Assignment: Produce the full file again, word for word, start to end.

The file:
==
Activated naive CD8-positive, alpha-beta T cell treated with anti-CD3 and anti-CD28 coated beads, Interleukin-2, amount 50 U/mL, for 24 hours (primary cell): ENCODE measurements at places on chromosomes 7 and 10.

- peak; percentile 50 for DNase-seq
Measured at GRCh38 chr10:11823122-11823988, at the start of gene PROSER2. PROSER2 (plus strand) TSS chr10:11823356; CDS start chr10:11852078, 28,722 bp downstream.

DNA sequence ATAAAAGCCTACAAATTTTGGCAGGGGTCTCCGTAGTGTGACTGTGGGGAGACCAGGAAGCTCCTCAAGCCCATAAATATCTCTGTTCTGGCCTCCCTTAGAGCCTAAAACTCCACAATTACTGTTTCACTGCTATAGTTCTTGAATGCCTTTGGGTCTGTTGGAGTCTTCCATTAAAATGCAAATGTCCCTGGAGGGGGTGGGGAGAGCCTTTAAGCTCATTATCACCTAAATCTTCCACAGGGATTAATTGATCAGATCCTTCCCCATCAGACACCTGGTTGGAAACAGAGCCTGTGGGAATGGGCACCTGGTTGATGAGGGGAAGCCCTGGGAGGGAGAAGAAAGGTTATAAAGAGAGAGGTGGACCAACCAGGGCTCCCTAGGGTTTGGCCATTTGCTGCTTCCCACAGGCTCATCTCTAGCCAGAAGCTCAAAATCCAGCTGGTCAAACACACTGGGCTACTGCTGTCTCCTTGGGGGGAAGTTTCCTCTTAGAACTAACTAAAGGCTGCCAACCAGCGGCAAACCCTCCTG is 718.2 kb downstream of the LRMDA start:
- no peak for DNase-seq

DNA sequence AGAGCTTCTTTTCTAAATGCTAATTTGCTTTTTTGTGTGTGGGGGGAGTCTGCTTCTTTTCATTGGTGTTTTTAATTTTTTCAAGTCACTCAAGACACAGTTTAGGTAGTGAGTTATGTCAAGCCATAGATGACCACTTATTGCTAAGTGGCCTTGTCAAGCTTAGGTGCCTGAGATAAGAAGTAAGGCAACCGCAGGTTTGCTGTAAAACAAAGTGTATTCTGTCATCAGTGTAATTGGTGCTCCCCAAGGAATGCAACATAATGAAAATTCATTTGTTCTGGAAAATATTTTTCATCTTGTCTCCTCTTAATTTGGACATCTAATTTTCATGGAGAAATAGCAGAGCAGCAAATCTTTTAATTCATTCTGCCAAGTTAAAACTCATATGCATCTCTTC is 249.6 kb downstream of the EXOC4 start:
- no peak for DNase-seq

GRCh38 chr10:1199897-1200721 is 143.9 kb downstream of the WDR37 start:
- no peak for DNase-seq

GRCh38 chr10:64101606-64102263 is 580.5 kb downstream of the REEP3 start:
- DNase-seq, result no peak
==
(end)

Activated naive CD8-positive, alpha-beta T cell treated with anti-CD3 and anti-CD28 coated beads, Interleukin-2, amount 50 U/mL, for 24 hours (primary cell): ENCODE measurements at places on chromosomes 7 and 10.

- peak; percentile 50 for DNase-seq
Measured at GRCh38 chr10:11823122-11823988, at the start of gene PROSER2. PROSER2 (plus strand) TSS chr10:11823356; CDS start chr10:11852078, 28,722 bp downstream.

DNA sequence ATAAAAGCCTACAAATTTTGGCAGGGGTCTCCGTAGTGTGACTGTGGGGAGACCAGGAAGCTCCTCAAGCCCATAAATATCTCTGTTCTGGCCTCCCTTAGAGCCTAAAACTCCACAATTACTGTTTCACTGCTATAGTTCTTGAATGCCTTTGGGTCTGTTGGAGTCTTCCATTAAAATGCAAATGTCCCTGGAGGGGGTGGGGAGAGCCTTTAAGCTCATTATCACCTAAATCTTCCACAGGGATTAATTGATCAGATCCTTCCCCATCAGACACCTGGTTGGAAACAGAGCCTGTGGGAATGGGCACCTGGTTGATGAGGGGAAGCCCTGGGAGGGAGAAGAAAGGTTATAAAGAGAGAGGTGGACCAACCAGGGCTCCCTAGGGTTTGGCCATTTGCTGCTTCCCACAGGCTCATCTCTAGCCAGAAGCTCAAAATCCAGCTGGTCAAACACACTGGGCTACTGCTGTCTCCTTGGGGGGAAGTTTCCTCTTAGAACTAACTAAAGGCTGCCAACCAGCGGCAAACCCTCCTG is 718.2 kb downstream of the LRMDA start:
- no peak for DNase-seq

DNA sequence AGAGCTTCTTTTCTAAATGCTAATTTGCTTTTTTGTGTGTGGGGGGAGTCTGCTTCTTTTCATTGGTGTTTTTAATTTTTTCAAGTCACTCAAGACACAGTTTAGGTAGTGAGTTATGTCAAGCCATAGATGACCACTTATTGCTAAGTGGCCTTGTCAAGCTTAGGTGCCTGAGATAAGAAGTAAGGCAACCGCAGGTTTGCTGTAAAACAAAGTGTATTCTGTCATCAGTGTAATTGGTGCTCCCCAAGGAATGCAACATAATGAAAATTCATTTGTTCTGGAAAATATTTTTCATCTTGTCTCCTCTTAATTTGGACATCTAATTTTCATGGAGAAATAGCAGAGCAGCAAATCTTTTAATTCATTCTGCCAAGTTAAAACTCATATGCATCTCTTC is 249.6 kb downstream of the EXOC4 start:
- no peak for DNase-seq

GRCh38 chr10:1199897-1200721 is 143.9 kb downstream of the WDR37 start:
- no peak for DNase-seq

GRCh38 chr10:64101606-64102263 is 580.5 kb downstream of the REEP3 start:
- DNase-seq, result no peak